Today’s is another guest article by Brandan Landgraff. Brandan is a Canadian roleplayer and has written seven articles for D20 Source so far this year.
Recently I discussed players providing good character backgrounds with plot hooks for their DMs to use. Once you have backgrounds from your players, though, it becomes your responsibility to see to it that their work is put to good use. In some cases the background provided will mesh very well with your intentions for the game, but other times even with guidance the background your players submit may be difficult to work with. This problem can also arise if you are running published material but want to engage your players a little bit more. Here are five ways to incorporate backgrounds into a campaign without needing to derail.
1. Use familiar faces as NPCs
Your players will be far more engaged if the shopkeeper in town is a childhood friend or a friend of the family—someone with some connection to them—than if it is simply a throwaway NPC. A quest hook could come from a cousin or an old mentor just as easily as a peasant or a wizened sage met on the road. Using characters connected to your PCs will grab their attention far more readily than a faceless peasant they’ll never see again, even if the overall effect is the same. If you are using published material consider which NPCs could be replaced without unduly affecting the adventure—in most cases, the list will be broad enough to provide several options.
Use familiar locations
If your adventure calls for the characters to go to “a village” and one of the players has provided you with a background saying he comes from the village of Bridgestone, it doesn’t take much more effort to set it in Bridgestone instead. Simply describe a few features as being “familiar” to that individual, and have the townspeople react appropriately to their home-grown hero. For published material, again, consider whether this can be done without affecting the course of the adventure.
3. Use familiar antagonists
Quite often players will create rivals or old enemies for their characters. It’s a simple matter to substitute the villain of a piece with a significant foe from a character’s past—or even someone who they once trusted. Imagine the shock when they learn that their former mentor is now leading a cult of Orcus, or that their own father has become a dark servant of Kyuss! Be careful not to play this too hard, though—some players may be upset at this kind of betrayal.
This works even in many published adventures, provided the nature of the villain is not unsuitable for the character in question. A fighter’s old weapon master is not a great candidate for an evil wizard type, but an old scholar could believably be played up as having sold his soul for arcane power.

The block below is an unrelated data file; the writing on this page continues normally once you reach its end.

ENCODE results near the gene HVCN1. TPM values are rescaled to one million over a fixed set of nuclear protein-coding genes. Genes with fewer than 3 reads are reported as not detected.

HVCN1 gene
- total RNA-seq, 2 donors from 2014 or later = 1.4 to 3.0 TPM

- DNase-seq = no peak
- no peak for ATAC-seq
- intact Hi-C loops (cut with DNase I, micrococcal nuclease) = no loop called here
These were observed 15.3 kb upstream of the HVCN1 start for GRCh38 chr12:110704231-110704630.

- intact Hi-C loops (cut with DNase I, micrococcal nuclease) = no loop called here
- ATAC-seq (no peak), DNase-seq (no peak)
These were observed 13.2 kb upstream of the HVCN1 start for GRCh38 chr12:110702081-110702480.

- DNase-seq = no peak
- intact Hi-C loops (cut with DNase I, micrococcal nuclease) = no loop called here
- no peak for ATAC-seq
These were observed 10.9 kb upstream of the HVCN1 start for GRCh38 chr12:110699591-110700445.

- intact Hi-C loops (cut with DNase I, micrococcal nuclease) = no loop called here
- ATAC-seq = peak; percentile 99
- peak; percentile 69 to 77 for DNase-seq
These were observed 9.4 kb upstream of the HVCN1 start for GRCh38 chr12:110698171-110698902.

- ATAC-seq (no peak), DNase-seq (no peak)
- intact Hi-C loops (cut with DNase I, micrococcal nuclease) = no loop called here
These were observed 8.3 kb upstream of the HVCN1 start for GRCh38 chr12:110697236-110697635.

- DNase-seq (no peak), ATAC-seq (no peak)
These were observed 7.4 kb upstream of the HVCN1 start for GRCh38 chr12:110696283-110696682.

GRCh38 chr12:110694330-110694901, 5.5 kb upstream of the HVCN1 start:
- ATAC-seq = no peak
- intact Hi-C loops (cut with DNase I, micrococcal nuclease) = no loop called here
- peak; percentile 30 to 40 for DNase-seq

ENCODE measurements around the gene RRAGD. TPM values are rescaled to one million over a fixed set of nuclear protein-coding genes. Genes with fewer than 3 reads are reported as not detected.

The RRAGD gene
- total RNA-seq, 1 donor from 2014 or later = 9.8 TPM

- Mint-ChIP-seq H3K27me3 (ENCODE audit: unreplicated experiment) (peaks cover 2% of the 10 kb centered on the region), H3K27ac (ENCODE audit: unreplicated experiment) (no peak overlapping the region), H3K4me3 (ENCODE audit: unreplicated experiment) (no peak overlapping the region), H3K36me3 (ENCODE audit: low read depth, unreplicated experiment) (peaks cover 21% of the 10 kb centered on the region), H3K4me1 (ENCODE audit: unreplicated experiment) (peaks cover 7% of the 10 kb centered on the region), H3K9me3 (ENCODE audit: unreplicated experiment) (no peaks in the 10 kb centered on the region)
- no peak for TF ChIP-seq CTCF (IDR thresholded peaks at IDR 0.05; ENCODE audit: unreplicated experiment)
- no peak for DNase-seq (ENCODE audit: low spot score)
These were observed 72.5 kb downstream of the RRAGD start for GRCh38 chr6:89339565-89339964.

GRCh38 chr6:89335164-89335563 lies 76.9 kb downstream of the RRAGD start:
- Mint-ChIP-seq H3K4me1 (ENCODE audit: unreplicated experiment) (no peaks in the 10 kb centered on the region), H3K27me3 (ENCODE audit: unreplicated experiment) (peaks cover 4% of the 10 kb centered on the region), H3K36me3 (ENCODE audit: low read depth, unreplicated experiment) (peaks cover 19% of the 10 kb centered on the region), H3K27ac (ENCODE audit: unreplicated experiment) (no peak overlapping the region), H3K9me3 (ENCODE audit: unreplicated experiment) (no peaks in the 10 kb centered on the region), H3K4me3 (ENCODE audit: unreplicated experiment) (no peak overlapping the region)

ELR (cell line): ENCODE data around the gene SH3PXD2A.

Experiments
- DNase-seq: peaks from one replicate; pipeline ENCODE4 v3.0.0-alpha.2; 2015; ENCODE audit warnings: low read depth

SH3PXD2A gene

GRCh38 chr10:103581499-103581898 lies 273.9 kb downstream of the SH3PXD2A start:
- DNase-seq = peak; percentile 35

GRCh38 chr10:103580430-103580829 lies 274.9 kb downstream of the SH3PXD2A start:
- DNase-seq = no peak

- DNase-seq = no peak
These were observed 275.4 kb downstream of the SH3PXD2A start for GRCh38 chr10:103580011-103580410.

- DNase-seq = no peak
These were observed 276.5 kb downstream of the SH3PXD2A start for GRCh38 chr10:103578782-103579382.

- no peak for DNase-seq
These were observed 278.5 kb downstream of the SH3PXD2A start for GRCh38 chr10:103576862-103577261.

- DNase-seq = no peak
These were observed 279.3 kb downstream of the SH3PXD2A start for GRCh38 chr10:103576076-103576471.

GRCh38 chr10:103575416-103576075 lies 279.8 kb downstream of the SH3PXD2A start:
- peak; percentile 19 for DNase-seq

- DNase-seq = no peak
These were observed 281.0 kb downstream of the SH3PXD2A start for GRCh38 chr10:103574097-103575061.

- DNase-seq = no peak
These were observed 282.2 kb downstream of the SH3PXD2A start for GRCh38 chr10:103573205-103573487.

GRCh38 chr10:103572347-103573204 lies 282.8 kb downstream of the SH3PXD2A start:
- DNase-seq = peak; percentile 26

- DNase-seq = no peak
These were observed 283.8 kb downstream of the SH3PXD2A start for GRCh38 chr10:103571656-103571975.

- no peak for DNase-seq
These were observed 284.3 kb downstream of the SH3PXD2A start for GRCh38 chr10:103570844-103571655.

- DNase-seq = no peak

4. Run a subplot.
In television show structure often there will be an “A” plot, which is the main driving storyline of the episode, and a “B” plot, which is a minor but important subplot that runs concurrently, developing characters in different directions. This tactic can easily be borrowed for roleplaying games. For example, during the investigation of a murder in a noble household, a character is approached by an old childhood friend working as a servant in the same household who has fallen in love with one of the maids in the household and would like assistance in romancing her. During the course of the story you can run both storylines at the same time, giving additional dimension to the story and making it more memorable for the players.
You can even use it to bring in extra conflict—what if the maid in question suddenly becomes a prime suspect? What if the timing of a critical stage of the investigation conflicts with an arranged meeting between the servant and the maid, during which the PC had offered to provide eloquent words of love from the bushes for his tongue-tied friend? It’s easy enough to find ways to do this even in many published adventures, though it may involve more work than the previous methods.
5. Seed your backstories.
If you provide your players with a list of questions for their background, it’s easy enough to make one of the questions a plot hook of your own. For example, in one of my current campaigns, I informed the players that one of the most vivid memories from childhood for each of their characters was an encounter with a tall, cloaked man missing three fingers on his left hand who they noticed watching them silently before vanishing mysteriously without a word.
I asked them what they were doing when he was watching them, how they felt about it, and whether they had ever mentioned the event to anyone. Then, at the climax of the first adventure, the seven-fingered man appeared briefly before vanishing just as mysteriously—and now, I know I have the attention of all of my players, who are wondering who this man is and what his game is. Through the course of the campaign, I’ll be able to drop hints about his identity and his goals. This kind of tactic also helps to unify the party by ensuring that everyone has a common background element that remains relevant throughout the course of the campaign, and increases the motivation to stay together as a team.
This list only scratches the surface of ways to involve the characters’ backgrounds more effectively. There are as many methods as there are DMs. The only wrong way to use character backgrounds once you have them is to ignore them completely. Always remember that the player characters are the focus of the game, and should never feel as though they are secondary characters. By involving their backgrounds, you ensure that the story will be about them, as opposed to simply taking place around them.